Ruskin, Morris, and Intrinsic Values

English art critic and social essayist John Ruskin (1819-1900) wrote that the beauty of agrarian forms like grain sheaves and flower arrangements—objects of both natural and human dimension, represented true intrinsic value. To Ruskin, money and other types of modern capital have but ascribed “documentary claim to wealth.” Nineteenth century Romantic art and ideas, heavily […]

Father Cats and the Luykens

One of the leading poets and statesman in the Golden Age of Dutch literature and engraving, Jacob “Father” Cats (1577-1660) played a prominent role in the political life of Holland and as diplomat to England. A native of Zeeland, the most southwestern province of present Netherlands, Cats was familiar with the rural life in the […]

Wherefore Art Thou, Hidden Wheat?

Last year I traveled to meetings Washington, D. C., and which provided an opportunity to visit beautiful Folger Library which is located just a few blocks northeast of the Capitol Building. The library houses the world’s largest collection of works by and about William Shakespeare, and just standing inside the main reading room transports one […]

Prose and Poetry of the Soil

In 1503, Spanish writer Gabriel Alonzo de Herrera began a series of extensive travels throughout the continent and visited France, Italy, and Germany. He carefully studied the agrarian works of Virgil, Columella, Varro, and de Crescenzi, as well as the Islamic thinkers Abencenif (Ibn Wafid) and Avicena. Although inherently practical, Herrera’s Obra de Agricultura (1513) […]

Agrarian Landscapes as Serious Art

Jacob Ruisdael (1629-1682) was born to a prominent Haarlem artist family and became the preeminent landscapist of the Dutch Golden Age. His sweeping canvases included numerous coastal and Scandinavian mountain scenes, and twenty-seven views of grain fields also survive as paintings and drawings. In works like Wheat Fields (c. 1670), Ruisdael’s composition features a low […]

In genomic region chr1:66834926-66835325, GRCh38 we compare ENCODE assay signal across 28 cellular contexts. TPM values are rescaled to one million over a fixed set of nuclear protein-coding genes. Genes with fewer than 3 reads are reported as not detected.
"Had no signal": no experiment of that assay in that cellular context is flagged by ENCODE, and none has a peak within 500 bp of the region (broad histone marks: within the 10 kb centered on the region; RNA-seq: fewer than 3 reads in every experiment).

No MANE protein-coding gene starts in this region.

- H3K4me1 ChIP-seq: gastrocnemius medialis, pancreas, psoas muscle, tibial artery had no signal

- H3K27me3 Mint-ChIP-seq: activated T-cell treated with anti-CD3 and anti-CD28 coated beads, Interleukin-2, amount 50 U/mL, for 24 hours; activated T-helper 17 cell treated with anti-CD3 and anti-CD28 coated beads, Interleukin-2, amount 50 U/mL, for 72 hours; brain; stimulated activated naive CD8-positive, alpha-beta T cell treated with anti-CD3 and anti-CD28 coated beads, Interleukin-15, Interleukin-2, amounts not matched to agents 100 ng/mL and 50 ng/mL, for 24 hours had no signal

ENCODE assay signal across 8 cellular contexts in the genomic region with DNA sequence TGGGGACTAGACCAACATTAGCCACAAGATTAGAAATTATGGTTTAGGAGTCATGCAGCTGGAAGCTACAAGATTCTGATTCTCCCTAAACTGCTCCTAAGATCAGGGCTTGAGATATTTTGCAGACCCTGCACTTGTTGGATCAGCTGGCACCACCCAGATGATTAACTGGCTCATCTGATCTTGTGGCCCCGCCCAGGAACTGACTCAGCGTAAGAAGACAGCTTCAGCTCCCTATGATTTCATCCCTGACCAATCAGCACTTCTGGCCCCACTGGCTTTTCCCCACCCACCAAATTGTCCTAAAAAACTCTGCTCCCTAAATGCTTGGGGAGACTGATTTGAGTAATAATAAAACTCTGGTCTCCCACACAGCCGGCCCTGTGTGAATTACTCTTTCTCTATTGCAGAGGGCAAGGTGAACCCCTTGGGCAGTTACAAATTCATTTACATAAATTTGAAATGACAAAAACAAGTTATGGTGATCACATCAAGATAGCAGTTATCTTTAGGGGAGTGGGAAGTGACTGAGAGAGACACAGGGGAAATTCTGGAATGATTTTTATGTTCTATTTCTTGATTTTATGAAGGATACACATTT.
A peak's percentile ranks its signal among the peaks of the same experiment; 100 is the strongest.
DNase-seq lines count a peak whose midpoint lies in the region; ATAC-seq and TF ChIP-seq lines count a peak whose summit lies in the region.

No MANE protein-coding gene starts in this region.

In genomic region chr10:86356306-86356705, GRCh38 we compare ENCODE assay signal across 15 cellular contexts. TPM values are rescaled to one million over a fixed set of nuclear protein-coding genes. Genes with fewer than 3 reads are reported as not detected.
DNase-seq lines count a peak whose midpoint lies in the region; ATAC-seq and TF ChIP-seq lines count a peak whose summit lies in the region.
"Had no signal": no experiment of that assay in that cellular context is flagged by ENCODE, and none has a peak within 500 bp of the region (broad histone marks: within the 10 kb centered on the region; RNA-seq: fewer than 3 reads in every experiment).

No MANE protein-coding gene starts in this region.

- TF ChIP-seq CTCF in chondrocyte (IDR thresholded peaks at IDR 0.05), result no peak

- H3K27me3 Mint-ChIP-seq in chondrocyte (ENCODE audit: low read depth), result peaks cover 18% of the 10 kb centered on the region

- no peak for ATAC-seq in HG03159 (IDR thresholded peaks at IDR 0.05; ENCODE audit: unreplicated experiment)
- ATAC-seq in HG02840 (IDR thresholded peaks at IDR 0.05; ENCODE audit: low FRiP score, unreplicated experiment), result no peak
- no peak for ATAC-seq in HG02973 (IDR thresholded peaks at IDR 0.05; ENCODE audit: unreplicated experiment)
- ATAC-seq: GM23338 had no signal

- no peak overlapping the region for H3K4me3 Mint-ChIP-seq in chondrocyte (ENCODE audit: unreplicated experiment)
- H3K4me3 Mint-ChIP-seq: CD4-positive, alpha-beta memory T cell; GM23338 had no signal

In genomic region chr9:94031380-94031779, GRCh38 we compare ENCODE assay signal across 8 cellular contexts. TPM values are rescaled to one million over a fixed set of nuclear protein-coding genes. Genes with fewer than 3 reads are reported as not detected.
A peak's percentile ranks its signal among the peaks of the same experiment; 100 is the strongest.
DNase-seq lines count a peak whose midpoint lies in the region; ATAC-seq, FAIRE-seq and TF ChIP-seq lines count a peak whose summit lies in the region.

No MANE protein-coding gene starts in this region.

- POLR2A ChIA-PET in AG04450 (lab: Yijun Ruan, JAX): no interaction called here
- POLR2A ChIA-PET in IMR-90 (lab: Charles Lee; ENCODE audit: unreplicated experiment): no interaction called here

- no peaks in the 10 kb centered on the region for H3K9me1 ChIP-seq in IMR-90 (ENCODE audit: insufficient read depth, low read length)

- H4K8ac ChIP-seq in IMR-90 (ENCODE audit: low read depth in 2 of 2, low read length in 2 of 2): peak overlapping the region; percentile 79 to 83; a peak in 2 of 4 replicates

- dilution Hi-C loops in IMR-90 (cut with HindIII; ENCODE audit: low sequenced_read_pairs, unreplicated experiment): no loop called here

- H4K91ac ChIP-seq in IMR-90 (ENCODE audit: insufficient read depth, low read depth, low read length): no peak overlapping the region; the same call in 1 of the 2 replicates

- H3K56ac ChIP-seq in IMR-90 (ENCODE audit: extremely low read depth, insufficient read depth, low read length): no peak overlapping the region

Brueghel’s Renaissance Beauty and Blisters (Part II)

An influential teacher during Brueghel’s apprenticeship in Antwerp and his future father-in-law, Pieter Coecke van Aelst (1502-1550) served as painters’ guild master and court artist to Holy Roman Emperor Charles V in the great Renaissance economic crossroads of Brussels and Antwerp. Van Aelst also designed immense stained glass windows and exquisite tapestries to adorn the […]

Brueghel’s Renaissance Beauty and Blisters (Part I)

Pieter Brueghel the Elder’s sixteenth century masterpiece The Harvesters (1565) provides vivid commentary on the Old World division of labor. The vibrant panorama is one of five in the acclaimed Renaissance artist’s ambitious Seasons series of wide, high diagonal foregrounds that allow viewers to perceive vast distances. The work teems with life and hot summer […]

The Garden of Earthly Delights and The Miracle of the Wheat Field

Some medieval theologians and parish priests saw divine intervention in agrarian fortunes and used familiar harvest experience to acquaint parishioners with higher truths revealed in the Scriptures. The faithful heard sermons about Jesus’ parables of the sower, wheat and tares, mustard seed, and leaven—all four found in Matthew 13, in which the temporal realm of […]

The Holy Days of Harvest

Centuries of agrarian experience by European peasants and yeoman farmers led to adroit adaptations to the typically harsh conditions of life on the land. They learned to survive during the long continental winters through hard work and carefully arranged field operations suited to local conditions. Changes in the winds, soil textures and available moisture, and […]

Climate Change—Back in the Day

We’re still trying to figure out the weather here in the Tri-Cities after an unusually hard winter of 2019 that brought record snowfall to our usually balmy part of the world, following by virtually no precipitation this past winter. Back in the day when the fortunes of harvest meant the difference between a local population’s […]